NBC scrubs the Web of SNL video
The network launches a legal campaign against sites that post clips from Saturday Night Live. Plus: Firefox proves safer than IE.
SAN FRANCISCO (Business 2.0 Magazine) - After a mock rap video by actress Natalie Portman from NBC's Saturday Night Live hit YouTube and other websites, NBC lawyers launched a cease-and-desist campaign to prevent the clip from appearing anywhere besides nbc.com. The move followed an earlier push to fight copyright infringement of SNL's "Lazy Sunday" video. Those were boneheaded moves, say authors Ben McConnell and Jackie Huba on their Church of the Customer blog. Limiting SNL videos to NBC's own website and to official sales channels like iTunes, they argue, kills the viral effect that prompted hundreds of thousands of Web users to download and share them -- a phenomenon that has given the venerable-but-tired SNL new buzz.
Firefox browser safer than IE
Firefox users can breathe easier: In a new survey by security-software maker Symantec (Research), the popular open-source browser proved less vulnerable to attack than Microsoft's (Research) Internet Explorer. The results differ markedly from a Symantec survey last fall, which claimed Firefox was more vulnerable. Symantec changed its reporting method, which previously only counted vulnerabilities confirmed by a software maker. But Firefox advocates pointed out that developers of open-source software are more prone than commercial software makers like Microsoft to admit to flaws discovered by independent security experts. The survey now reports security-related vulnerabilities whether or not the software maker has confirmed them.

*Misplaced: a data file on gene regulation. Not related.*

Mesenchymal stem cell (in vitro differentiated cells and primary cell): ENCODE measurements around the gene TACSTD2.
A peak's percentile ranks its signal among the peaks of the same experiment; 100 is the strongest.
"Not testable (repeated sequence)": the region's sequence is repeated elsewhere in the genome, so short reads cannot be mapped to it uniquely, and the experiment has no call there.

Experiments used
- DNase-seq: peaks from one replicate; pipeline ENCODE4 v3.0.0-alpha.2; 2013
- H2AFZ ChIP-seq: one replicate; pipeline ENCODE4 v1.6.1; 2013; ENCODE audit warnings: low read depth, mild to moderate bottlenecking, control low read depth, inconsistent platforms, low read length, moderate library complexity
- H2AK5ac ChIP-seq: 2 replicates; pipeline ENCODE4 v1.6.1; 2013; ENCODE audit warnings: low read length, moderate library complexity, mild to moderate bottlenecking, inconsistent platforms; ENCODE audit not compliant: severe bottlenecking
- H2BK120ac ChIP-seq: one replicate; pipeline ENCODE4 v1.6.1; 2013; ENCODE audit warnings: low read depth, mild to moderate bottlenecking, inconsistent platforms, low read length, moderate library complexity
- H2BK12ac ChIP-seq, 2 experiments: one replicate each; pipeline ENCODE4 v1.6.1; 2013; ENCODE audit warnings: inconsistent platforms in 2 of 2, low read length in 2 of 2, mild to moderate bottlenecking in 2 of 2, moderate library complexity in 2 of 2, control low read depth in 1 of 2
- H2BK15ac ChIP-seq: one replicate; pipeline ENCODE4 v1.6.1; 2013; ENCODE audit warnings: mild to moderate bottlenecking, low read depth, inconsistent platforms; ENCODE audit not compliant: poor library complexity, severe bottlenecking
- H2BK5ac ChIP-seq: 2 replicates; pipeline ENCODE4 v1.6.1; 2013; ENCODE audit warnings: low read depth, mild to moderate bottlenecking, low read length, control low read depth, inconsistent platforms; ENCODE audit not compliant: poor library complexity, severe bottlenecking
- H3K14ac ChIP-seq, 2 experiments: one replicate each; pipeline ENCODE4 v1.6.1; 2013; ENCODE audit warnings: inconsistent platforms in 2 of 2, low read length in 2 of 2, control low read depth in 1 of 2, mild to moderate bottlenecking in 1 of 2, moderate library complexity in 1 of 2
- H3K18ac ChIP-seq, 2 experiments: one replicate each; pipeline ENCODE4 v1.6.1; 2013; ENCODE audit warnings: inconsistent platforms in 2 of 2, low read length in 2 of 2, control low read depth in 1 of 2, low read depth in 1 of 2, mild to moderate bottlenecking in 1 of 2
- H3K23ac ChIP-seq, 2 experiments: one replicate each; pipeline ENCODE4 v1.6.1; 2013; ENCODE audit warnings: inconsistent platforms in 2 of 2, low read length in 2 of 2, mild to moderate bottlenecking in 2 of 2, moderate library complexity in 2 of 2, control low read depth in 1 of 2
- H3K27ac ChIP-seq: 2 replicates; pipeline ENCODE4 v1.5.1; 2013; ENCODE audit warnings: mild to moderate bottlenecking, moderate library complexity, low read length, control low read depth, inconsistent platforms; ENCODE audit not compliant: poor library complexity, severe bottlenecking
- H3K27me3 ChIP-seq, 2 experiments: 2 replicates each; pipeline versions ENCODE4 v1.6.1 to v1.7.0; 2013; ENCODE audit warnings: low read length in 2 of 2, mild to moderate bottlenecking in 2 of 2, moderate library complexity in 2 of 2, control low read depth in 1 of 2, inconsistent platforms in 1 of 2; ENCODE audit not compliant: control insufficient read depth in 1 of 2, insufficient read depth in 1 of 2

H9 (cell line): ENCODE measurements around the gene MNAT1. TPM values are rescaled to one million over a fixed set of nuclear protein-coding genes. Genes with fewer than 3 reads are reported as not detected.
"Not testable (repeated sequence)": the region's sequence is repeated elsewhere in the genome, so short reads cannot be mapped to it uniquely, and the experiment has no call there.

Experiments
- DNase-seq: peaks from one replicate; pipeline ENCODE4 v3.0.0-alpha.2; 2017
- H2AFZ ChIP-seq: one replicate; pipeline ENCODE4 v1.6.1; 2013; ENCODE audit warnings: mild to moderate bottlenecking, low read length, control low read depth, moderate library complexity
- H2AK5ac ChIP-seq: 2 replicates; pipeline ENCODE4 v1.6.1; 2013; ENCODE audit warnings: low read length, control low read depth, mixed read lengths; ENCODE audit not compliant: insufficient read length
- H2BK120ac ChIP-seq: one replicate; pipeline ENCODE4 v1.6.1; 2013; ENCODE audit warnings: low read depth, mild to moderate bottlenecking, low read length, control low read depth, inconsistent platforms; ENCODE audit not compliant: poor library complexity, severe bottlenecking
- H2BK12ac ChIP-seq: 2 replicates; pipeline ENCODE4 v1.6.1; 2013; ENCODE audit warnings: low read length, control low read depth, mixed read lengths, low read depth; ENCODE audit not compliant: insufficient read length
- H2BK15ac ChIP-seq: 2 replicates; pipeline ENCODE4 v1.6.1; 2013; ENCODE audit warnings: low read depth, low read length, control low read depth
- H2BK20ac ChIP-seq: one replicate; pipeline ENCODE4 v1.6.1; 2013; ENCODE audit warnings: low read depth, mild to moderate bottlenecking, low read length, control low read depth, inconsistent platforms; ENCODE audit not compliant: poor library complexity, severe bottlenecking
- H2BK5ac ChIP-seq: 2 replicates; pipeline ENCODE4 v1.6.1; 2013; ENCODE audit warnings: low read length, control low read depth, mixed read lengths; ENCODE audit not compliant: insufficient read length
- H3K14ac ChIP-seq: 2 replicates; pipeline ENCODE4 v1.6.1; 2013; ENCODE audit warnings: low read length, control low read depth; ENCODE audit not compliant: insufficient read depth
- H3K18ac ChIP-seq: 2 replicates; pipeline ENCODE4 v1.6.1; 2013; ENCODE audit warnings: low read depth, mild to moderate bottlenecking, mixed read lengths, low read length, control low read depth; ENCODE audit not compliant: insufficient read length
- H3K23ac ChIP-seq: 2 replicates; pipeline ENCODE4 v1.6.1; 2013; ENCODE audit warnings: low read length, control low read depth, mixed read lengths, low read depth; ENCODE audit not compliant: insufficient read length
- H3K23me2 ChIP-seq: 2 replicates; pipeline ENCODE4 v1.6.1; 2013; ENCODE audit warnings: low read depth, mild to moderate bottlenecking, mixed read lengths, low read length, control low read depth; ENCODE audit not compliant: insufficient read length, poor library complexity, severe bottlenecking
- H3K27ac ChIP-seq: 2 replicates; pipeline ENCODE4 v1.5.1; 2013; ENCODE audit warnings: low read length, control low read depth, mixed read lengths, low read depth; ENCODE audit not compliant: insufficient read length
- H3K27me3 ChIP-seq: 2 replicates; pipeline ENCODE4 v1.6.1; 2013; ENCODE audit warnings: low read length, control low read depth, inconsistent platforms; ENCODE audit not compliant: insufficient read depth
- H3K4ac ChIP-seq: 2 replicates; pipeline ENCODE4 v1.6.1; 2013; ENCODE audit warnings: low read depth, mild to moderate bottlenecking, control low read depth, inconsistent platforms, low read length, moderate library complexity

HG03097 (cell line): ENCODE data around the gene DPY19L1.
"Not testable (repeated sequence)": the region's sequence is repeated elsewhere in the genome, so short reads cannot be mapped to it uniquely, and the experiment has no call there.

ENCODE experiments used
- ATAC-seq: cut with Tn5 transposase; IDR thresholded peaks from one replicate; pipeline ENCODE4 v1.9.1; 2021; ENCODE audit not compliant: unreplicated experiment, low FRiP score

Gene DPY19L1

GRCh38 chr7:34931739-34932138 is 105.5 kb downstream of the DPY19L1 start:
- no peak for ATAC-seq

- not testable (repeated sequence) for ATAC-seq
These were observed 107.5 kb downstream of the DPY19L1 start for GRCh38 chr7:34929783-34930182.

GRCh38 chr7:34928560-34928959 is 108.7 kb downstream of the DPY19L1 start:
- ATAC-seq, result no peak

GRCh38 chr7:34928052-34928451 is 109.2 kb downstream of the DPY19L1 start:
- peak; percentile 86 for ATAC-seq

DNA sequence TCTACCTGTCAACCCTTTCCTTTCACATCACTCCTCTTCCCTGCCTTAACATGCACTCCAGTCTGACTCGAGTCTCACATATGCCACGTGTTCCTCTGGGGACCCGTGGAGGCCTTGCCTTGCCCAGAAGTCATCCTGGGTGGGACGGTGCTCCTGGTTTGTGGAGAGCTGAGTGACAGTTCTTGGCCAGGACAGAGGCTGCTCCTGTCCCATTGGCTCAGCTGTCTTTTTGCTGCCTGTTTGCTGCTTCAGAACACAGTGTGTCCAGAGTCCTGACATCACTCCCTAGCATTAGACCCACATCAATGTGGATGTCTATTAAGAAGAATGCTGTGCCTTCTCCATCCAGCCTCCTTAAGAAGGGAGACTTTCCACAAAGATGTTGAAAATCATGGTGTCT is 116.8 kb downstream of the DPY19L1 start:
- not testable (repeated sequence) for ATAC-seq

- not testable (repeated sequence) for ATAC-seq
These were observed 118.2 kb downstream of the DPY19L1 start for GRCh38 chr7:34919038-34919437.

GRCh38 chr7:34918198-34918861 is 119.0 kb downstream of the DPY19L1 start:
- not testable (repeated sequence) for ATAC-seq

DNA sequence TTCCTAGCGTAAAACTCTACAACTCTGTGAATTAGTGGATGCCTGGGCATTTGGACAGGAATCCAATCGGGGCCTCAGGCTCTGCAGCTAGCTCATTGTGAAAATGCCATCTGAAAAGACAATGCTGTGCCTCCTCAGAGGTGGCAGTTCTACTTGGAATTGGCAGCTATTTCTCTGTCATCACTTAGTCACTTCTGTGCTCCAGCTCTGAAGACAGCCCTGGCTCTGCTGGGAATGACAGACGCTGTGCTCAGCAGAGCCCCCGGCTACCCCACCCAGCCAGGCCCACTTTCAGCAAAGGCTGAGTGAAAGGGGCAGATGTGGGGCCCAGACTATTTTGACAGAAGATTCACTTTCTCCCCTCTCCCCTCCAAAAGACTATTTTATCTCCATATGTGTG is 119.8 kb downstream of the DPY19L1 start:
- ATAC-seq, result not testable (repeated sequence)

Apple storage sales shine
You might think of Apple (Research) products as mostly good for storing your tunes. But the Mac and iPod maker has a little-known side business in selling high-end storage systems for businesses. Customers for Apple's storage systems, which work equally well with Macs and PCs, now include the makers of the hit animated comedy South Park. And Business 2.0 senior writer Om Malik reports that Apple has increased its market share in the storage-server sales arena, and now ranks tenth in the market, up from the No. 12 spot in 2004. While its 2005 storage sales of $185 million are a tiny slice of the $14.5 billion storage market, they more than doubled from the previous year. Gartner analyst Robert Cox says Apple's products sell for "a fraction of the cost of storage" from Dell (Research), HP (Research), Sun (Research) or IBM (Research), poising Apple for further market share gains this year.
A date with Google calendar
TechCrunch has posted exclusive screenshots of Google's CL2 calendar website, a hotly anticipated service that ties into Google's Gmail e-mail service. A calendar program makes Google (Research) more competitive with Microsoft and Yahoo (Research), which have already integrated calendars with their online email offerings. Google's CL2, like Google Maps, uses Ajax, a new programming technique that makes websites as fast and responsive as desktop applications (earlier Web calendars suffer from having to load a new Web page every time you create or update an event.) CL2 also promises to let users invite other people to events, putting Google in competition with popular services like Evite, as well.
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